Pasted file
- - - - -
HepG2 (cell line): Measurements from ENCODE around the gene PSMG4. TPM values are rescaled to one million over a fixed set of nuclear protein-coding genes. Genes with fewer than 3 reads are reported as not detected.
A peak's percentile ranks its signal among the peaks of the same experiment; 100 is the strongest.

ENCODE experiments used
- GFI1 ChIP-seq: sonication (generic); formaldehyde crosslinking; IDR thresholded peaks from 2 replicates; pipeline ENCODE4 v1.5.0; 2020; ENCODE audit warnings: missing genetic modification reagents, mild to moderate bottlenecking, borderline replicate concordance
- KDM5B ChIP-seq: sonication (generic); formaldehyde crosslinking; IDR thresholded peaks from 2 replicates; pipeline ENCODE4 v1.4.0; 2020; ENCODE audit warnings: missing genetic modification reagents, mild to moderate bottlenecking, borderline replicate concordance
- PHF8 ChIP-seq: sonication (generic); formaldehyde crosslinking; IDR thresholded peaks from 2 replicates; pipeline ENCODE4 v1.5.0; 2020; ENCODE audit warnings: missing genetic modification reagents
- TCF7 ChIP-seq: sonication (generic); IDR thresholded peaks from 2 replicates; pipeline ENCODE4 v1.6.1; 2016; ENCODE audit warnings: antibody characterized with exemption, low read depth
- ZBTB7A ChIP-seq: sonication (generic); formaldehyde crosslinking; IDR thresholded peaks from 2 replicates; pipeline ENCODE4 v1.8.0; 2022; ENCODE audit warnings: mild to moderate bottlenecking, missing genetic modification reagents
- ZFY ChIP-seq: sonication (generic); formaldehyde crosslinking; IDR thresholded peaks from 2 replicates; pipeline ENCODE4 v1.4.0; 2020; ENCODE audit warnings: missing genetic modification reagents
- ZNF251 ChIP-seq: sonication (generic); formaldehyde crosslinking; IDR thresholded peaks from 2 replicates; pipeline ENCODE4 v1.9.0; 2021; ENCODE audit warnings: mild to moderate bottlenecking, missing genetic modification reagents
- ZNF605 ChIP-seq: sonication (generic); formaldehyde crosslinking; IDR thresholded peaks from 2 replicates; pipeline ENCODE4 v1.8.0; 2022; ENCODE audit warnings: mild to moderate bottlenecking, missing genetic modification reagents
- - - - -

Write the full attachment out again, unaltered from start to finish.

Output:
HepG2 (cell line): Measurements from ENCODE around the gene PSMG4. TPM values are rescaled to one million over a fixed set of nuclear protein-coding genes. Genes with fewer than 3 reads are reported as not detected.
A peak's percentile ranks its signal among the peaks of the same experiment; 100 is the strongest.

ENCODE experiments used
- GFI1 ChIP-seq: sonication (generic); formaldehyde crosslinking; IDR thresholded peaks from 2 replicates; pipeline ENCODE4 v1.5.0; 2020; ENCODE audit warnings: missing genetic modification reagents, mild to moderate bottlenecking, borderline replicate concordance
- KDM5B ChIP-seq: sonication (generic); formaldehyde crosslinking; IDR thresholded peaks from 2 replicates; pipeline ENCODE4 v1.4.0; 2020; ENCODE audit warnings: missing genetic modification reagents, mild to moderate bottlenecking, borderline replicate concordance
- PHF8 ChIP-seq: sonication (generic); formaldehyde crosslinking; IDR thresholded peaks from 2 replicates; pipeline ENCODE4 v1.5.0; 2020; ENCODE audit warnings: missing genetic modification reagents
- TCF7 ChIP-seq: sonication (generic); IDR thresholded peaks from 2 replicates; pipeline ENCODE4 v1.6.1; 2016; ENCODE audit warnings: antibody characterized with exemption, low read depth
- ZBTB7A ChIP-seq: sonication (generic); formaldehyde crosslinking; IDR thresholded peaks from 2 replicates; pipeline ENCODE4 v1.8.0; 2022; ENCODE audit warnings: mild to moderate bottlenecking, missing genetic modification reagents
- ZFY ChIP-seq: sonication (generic); formaldehyde crosslinking; IDR thresholded peaks from 2 replicates; pipeline ENCODE4 v1.4.0; 2020; ENCODE audit warnings: missing genetic modification reagents
- ZNF251 ChIP-seq: sonication (generic); formaldehyde crosslinking; IDR thresholded peaks from 2 replicates; pipeline ENCODE4 v1.9.0; 2021; ENCODE audit warnings: mild to moderate bottlenecking, missing genetic modification reagents
- ZNF605 ChIP-seq: sonication (generic); formaldehyde crosslinking; IDR thresholded peaks from 2 replicates; pipeline ENCODE4 v1.8.0; 2022; ENCODE audit warnings: mild to moderate bottlenecking, missing genetic modification reagents